Foreigners Dump US Treasury Bonds in Record Amounts

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For the 2nd straight month in April, foreigners were net sellers of notes and bonds. The total was $4.8b, about the same as the net sales in March. The complexion of the activity was very bifurcated however as central banks sold a total of $48.3b, more than offsetting private foreign buying of $44.6b (International agencies make up the difference). Continue reading

The Chinese ARE Dumping our Treasury Bonds

We warned about this in our Pentagon research back in late 2008 and early 2009 but there were plenty of skeptics. We emphasized the risk in the 2012 NY Times bestseller, Secret Weapon. In Chapter 9, we made a strong case that China could dump their Treasury bond holdings and work fervently to establish the Yuan as a reserve currency alternative to the American dollar. We pointed out how multiple Chinese sources were planning for this and labeled it “financial warfare.” We made it clear that this would prove deflationary for China but said “If China can tolerate such deflation and if it can transition effectively, it will be sitting in the shade.”

While we knew then that the time had not yet arrived for China to make her move, we also knew it was just a matter of time. Starting in 2011, we began to address the risk of financial warfare in this Blog. Just look back at this February 2011 post where we argued that China had a long-term view and a five-year plan:

The Chinese Take a Long Term View; Evaluating Their 5YP Continue reading

Will China Dumping US Bonds Undermine Global Finance?

China, Russia and Brazil have recently been selling US Treasuries, hedging their fiscal risks and stirring volatility on Wall Street, potentially signaling a more significant slowdown in the global economy coming up.

Kristian Rouz — Several emerging markets, including China, Brazil, Russia and Taiwan, previously among the biggest buyers of US governmental bonds, have recently been selling them at the fastest pace since 1978. US bonds, commonly referred to as ‘Treasury notes’ or ‘Treasuries’ are, however, widely regarded as being among the most ‘safe haven’ assets in the financial world, meaning the emerging markets must have serious reason to cash those out for the more volatile money liquidity. Continue reading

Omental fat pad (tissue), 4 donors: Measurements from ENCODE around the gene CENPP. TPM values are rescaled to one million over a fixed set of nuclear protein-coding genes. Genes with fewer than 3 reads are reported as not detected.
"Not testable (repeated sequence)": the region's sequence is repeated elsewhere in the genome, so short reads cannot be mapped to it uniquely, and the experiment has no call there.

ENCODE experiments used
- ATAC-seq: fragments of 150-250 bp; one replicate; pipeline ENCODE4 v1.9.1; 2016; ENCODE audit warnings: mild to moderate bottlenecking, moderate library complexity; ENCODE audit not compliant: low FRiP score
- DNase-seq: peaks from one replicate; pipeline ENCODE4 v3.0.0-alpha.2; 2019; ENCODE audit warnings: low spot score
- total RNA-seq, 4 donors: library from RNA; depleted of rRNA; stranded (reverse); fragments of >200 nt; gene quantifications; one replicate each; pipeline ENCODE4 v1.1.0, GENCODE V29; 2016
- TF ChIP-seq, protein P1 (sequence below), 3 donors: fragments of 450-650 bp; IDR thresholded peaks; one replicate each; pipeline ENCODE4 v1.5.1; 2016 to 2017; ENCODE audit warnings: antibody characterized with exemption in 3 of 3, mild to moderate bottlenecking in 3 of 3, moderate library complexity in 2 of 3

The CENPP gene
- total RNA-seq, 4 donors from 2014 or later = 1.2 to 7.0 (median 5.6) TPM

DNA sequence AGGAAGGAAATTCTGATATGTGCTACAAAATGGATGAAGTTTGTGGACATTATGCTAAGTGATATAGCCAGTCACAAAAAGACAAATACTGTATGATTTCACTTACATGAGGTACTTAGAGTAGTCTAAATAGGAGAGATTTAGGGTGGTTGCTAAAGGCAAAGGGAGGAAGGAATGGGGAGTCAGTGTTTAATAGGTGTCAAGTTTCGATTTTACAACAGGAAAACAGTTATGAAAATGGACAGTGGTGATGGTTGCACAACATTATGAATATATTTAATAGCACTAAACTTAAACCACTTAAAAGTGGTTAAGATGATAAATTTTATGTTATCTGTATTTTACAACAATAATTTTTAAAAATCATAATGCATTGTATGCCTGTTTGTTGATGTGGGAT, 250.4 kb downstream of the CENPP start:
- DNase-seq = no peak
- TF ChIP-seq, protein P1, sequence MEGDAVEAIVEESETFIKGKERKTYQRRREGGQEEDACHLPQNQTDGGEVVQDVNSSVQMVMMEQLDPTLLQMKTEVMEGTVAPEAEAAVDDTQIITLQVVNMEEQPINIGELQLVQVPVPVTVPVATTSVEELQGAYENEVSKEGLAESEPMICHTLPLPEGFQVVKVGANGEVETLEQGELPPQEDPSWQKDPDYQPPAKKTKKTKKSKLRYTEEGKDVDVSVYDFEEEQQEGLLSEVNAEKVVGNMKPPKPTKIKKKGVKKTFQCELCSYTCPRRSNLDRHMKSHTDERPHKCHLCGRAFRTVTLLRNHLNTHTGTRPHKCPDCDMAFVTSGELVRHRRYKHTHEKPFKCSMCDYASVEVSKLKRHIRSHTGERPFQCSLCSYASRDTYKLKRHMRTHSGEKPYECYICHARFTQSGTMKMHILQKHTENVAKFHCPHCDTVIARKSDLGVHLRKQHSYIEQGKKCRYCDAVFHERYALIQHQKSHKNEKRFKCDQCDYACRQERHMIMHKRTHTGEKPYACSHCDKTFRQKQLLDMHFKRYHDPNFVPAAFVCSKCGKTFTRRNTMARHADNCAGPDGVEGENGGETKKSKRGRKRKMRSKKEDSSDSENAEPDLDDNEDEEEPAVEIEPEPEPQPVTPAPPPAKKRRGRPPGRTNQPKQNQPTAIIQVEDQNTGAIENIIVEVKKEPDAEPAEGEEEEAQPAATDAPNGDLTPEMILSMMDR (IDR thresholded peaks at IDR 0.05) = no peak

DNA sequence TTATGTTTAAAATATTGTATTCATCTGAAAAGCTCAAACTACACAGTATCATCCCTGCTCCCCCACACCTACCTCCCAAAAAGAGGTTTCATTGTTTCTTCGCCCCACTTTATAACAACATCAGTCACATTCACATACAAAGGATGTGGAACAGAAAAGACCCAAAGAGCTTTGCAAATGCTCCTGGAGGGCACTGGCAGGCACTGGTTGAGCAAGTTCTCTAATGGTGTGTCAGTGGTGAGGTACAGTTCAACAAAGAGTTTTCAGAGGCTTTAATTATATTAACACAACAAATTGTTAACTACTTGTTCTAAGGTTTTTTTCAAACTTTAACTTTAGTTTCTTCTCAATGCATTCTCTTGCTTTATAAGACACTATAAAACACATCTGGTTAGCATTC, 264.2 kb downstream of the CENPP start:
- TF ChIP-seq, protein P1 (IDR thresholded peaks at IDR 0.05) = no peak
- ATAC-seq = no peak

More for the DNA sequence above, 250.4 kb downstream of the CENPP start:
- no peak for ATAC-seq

Forget Stocks, This is the REAL Crisis That’s Coming

The 2008 crash was a warm up.

Many investors think that we could never have a crash again. The 2008 melt-down was a one in 100 years episode, they think.

They are wrong. Continue reading

Uncle Sam’s $8 Trillion Annual Debt Churn: Why Washington Is Pertrified Of Honest Interest Rates

I know that headline sounds completely outrageous.  But it is actually true.  The U.S. government is borrowing about 8 trillion dollars a year, and you are about to see the hard numbers that prove this.  When discussing the national debt, most people tend to only focus on the amount that it increases each 12 months.  And as I wrote about recently, the U.S. national debt has increased by more than a trillion dollars in fiscal year 2014.

But that does not count the huge amounts of U.S. Treasury securities that the federal government must redeem each year.  When these debt instruments hit their maturity date, the U.S. government must pay them off.  This is done by borrowing more money to pay off the previous debts.  In fiscal year 2013, redemptions of U.S. Treasury securities totaled $7,546,726,000,000 and new debt totaling $8,323,949,000,000 was issued.  The final numbers for fiscal year 2014 are likely to be significantly higher than that.

So why does so much government debt come due each year? Continue reading

Saudi Arabia chases closer ties with China amid US tension

CNBC is doing their best to downplay and whitewash the threat, however, from the daily headlines one can easily see China along with other nations are undermining the USA’s stability. They’re working on dethroning the Dollar, creating an alternative to the American-led internet, cyber hacking critical infrastructure/financial systems/military networks and so on. America is under full assault and it’s not difficult to see for those who would rather follow the news and not the Kardashians.

Saudi Arabia was already disappointed by the Obama administration’s decision to side with Russia and opt against military strikes on Syria, effectively ending Saudi hopes that the U.S. would turn the tide against the Iran-allied government of Bashar Assad in Damascus.

“The Syrian issue was the straw that broke the camel’s back. The kingdom is concerned that any victory for Assad would boost Iran’s regional influence,” Naser Al-Tamimi, author of “China-Saudi Arabia Relations, 1990-2012: Marriage of Convenience or Strategic Alliance?” explained to CNBC. Continue reading